Fear Reverence Terror
Carlo Ginzburg Seagull Books, 2017 Library of Congress N72.P6G562 2017 | Dewey Decimal 701.03
We are surrounded by images, fairly drowning in them. From our cell phones to our computers, from our televisions at home to the screens that light up while we wait in the grocery store checkout line, images of all kinds are seducing us, commanding us to buy!, scaring us, dazzling us.
Fear, Reverence, Terror invites us to look at images slowly, with the help of a few examples: Picasso’s Guernica, the “Lord Kitchener Wants You” World War I recruitment poster, Jacques-Louis David’s Marat, the frontispiece of Thomas Hobbes’s Leviathan, a cup of gilded silver with scenes from the conquest of the New World. Are these political images, Carlo Ginzburg asks? Yes, because every image is, in a sense, political—an instrument of power. Tacitus once wrote, unforgettably, that we are enslaved by lies of which we ourselves are the authors. Is it possible to break this bond? Fear, Reverence, Terror will answer this question.
Praise for Ginzburg
“Ginzburg has many claims to be considered the outstanding European historian of the generation which came of age in the late Sixties. Certainly few have equalled him in originality, variety, and audacity.”—London Review of Books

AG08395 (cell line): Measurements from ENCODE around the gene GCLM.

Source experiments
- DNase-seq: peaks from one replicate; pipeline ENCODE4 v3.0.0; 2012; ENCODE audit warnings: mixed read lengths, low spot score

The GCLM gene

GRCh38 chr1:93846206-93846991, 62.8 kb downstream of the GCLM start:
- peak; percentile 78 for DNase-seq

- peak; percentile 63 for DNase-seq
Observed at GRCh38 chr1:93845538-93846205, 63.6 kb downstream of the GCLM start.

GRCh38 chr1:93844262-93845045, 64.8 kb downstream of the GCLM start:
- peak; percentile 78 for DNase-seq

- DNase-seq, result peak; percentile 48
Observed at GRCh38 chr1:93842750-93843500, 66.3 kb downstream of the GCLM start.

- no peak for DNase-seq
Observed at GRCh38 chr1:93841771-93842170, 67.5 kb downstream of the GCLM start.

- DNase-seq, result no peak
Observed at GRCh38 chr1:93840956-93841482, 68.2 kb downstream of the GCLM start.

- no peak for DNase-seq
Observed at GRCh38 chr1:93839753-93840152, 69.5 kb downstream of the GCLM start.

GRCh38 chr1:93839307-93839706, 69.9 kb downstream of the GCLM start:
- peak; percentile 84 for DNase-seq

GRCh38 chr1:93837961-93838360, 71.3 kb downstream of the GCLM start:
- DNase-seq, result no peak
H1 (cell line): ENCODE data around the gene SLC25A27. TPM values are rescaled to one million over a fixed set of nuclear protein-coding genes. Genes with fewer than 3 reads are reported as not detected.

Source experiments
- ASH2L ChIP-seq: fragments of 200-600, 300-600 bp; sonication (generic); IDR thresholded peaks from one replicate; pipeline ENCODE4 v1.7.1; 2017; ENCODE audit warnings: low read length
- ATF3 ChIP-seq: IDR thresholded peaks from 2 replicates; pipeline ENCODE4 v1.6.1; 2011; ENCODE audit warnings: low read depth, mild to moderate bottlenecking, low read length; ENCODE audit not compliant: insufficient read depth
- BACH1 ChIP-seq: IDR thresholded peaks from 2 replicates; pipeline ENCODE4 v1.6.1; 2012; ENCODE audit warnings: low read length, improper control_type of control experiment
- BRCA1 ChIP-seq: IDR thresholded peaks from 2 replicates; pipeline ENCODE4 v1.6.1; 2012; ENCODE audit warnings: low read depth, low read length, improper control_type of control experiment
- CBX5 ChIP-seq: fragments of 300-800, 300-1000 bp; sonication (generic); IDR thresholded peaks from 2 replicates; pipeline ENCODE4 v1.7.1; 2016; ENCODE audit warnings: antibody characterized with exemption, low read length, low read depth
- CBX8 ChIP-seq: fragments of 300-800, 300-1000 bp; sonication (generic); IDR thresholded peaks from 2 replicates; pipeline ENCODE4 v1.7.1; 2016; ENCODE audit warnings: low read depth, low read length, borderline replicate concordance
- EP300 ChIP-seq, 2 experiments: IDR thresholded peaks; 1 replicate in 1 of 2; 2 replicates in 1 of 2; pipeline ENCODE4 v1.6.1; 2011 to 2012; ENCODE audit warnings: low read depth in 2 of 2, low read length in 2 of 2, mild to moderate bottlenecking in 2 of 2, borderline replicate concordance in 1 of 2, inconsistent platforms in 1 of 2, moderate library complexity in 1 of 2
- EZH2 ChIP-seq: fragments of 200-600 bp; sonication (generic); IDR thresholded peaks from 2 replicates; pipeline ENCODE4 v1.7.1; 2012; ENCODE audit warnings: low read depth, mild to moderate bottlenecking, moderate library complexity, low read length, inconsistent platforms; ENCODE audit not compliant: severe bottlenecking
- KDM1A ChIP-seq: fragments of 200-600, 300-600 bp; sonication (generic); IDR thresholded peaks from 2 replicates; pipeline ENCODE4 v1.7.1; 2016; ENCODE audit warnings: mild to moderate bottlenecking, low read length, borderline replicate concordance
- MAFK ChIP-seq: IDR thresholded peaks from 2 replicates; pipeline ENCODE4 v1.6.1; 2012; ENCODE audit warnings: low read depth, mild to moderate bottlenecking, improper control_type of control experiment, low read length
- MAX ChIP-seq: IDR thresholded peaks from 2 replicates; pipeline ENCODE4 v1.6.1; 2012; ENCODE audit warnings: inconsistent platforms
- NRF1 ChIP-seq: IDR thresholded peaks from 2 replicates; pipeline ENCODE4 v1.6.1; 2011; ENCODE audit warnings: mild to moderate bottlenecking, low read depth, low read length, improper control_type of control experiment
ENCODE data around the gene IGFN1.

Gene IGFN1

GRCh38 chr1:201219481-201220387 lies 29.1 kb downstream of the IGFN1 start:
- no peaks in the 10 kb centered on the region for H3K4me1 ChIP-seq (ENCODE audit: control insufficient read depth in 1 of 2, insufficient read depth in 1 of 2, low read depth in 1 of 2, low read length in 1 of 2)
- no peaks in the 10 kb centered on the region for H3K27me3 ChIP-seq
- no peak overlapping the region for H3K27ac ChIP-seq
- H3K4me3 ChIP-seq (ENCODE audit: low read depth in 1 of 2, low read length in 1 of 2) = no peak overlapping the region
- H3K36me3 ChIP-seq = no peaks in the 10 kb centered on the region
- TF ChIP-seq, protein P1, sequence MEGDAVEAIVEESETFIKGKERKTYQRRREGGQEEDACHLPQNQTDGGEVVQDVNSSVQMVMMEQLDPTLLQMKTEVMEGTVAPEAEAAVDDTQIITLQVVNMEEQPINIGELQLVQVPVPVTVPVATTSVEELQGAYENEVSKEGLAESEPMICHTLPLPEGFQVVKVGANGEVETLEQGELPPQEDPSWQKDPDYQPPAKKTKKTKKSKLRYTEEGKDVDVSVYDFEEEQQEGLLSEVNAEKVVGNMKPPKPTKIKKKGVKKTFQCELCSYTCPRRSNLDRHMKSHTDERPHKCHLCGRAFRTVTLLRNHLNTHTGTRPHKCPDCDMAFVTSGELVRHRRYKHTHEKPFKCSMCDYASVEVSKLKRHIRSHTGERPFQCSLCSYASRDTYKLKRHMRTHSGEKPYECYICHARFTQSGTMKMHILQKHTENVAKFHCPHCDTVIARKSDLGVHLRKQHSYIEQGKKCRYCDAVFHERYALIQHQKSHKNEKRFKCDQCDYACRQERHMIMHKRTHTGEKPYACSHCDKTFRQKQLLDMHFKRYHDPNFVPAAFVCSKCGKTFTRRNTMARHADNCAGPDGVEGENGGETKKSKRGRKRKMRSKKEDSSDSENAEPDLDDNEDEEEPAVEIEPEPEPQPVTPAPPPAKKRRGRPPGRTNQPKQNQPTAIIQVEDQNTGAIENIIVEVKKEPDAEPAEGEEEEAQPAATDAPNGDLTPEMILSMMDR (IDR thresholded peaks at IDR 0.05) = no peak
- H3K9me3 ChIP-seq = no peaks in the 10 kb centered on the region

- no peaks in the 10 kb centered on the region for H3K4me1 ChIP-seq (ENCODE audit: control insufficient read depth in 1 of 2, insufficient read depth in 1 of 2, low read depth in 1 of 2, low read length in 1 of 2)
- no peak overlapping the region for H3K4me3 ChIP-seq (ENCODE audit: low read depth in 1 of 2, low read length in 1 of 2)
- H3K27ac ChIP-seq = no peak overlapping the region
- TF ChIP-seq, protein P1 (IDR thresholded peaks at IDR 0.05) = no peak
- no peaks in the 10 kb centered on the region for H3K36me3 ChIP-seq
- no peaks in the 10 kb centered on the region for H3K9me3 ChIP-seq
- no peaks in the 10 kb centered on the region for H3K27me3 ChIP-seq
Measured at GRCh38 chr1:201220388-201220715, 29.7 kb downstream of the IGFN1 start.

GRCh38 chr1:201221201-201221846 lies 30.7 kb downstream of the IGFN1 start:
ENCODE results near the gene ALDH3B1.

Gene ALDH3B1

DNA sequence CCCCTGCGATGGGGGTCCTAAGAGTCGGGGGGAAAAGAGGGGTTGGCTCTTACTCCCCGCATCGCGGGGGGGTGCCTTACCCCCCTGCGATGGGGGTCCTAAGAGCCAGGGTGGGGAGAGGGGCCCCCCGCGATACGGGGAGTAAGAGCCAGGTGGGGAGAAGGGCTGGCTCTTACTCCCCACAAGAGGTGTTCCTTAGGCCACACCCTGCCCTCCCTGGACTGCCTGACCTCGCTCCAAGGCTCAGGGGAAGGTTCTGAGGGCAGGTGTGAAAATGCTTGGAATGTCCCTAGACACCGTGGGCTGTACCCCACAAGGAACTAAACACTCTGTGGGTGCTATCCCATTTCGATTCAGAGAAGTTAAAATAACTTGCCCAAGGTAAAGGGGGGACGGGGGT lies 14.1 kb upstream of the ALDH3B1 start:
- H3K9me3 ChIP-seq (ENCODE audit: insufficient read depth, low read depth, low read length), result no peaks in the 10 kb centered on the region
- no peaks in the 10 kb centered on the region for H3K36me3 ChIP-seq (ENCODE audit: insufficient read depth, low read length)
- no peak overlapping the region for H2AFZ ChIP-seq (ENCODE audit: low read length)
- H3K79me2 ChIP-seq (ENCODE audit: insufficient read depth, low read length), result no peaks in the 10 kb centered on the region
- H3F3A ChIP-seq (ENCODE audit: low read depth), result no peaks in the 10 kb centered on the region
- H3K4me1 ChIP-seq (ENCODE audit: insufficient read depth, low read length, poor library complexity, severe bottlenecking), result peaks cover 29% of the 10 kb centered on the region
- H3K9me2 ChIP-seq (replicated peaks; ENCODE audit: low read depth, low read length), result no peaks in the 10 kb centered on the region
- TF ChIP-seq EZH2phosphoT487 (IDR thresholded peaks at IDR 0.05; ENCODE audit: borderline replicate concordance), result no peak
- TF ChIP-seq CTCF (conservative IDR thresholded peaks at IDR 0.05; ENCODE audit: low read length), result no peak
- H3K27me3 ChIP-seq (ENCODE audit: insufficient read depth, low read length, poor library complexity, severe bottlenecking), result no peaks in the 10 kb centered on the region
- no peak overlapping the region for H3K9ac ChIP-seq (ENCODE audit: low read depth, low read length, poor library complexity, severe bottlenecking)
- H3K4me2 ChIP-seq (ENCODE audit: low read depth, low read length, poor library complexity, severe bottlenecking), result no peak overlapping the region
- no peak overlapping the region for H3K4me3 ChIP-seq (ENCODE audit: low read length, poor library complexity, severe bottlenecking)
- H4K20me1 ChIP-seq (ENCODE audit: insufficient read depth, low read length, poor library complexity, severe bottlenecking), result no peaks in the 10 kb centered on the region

“Ginzburg’s scholarship is dazzling and profound.”—Publisher’s Weekly
To read accounts of late medieval banquets is to enter a fantastical world where live lions guard nude statues, gilded stags burst into song, and musicians play from within pies. We can almost hear the clock sound from within a glass castle, taste the fire-breathing roast boar, and smell the rose water cascading in a miniature fountain. Such vivid works of art and performance required collaboration among artists in many fields, as well as the participation of the audience.
A Feast for the Eyes is the first book-length study of the court banquets of northwestern Europe in the fourteenth and fifteenth centuries. Christina Normore draws on an array of artworks, archival documents, chroniclers’ accounts, and cookbooks to re-create these events and reassess the late medieval visual culture in which banquets were staged. Feast participants, she shows, developed sophisticated ways of appreciating artistic skill and attending to their own processes of perception, thereby forging a court culture that delighted in the exercise of fine aesthetic judgment.